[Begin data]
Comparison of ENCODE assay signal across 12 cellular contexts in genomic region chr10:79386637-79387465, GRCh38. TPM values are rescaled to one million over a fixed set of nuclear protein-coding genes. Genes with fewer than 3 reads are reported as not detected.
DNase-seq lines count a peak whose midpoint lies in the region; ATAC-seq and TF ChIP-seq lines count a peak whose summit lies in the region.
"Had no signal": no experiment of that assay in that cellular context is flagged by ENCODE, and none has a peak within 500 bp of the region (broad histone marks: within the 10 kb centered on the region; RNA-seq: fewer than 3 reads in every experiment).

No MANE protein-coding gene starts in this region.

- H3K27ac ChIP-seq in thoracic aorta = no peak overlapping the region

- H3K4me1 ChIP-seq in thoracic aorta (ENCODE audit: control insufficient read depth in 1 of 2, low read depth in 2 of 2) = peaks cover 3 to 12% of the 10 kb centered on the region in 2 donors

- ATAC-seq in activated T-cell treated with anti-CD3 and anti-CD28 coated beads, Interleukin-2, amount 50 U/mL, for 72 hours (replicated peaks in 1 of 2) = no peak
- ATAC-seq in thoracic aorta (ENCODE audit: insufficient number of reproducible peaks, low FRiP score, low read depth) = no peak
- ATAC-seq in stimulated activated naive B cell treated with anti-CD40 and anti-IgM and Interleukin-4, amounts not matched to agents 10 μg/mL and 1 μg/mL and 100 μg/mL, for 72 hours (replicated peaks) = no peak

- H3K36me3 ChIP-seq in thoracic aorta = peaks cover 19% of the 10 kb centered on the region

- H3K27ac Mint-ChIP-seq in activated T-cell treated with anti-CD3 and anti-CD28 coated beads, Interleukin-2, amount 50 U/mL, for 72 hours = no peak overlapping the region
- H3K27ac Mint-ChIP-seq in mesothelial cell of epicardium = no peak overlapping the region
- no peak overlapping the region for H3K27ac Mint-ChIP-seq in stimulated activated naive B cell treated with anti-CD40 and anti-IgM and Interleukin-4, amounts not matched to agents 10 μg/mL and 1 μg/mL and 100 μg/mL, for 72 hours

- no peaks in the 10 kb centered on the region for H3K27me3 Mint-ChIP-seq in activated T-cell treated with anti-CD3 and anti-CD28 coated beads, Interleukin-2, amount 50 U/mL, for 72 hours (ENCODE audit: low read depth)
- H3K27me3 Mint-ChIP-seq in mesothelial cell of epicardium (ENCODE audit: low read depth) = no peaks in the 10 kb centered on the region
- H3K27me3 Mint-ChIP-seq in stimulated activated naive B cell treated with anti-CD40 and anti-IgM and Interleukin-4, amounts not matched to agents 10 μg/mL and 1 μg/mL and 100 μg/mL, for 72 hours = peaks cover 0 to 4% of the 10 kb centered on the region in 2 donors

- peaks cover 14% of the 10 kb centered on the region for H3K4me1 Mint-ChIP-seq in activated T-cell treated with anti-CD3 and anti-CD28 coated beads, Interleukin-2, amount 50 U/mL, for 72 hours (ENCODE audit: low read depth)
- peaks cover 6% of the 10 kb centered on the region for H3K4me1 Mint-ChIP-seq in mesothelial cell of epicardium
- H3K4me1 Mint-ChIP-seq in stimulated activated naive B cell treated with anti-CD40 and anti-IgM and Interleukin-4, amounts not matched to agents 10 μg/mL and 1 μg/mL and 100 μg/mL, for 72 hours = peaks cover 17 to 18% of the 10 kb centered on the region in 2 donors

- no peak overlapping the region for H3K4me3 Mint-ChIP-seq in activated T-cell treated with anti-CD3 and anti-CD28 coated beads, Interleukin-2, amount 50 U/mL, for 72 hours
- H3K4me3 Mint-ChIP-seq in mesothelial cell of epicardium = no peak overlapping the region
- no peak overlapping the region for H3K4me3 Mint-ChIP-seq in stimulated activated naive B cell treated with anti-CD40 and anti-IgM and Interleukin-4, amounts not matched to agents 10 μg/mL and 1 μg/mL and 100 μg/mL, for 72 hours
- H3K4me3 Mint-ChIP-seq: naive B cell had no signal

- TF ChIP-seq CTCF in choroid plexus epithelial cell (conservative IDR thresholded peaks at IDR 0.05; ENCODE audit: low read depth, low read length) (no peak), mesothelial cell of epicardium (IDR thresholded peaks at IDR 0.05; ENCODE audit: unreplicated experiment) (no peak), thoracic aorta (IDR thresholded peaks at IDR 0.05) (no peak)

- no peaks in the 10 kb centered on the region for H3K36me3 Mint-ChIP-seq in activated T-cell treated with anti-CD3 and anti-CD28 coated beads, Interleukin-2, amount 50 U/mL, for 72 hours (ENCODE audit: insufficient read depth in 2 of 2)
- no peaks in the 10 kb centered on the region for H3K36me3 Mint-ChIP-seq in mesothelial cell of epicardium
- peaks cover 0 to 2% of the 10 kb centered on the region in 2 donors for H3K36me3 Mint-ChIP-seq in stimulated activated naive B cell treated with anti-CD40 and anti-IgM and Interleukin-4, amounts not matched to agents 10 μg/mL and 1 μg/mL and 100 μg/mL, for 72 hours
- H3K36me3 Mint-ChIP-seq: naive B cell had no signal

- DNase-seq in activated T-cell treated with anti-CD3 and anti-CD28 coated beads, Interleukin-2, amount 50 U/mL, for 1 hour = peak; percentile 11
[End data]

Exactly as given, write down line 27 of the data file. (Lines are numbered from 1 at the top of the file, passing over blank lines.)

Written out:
- peaks cover 0 to 2% of the 10 kb centered on the region in 2 donors for H3K36me3 Mint-ChIP-seq in stimulated activated naive B cell treated with anti-CD40 and anti-IgM and Interleukin-4, amounts not matched to agents 10 μg/mL and 1 μg/mL and 100 μg/mL, for 72 hours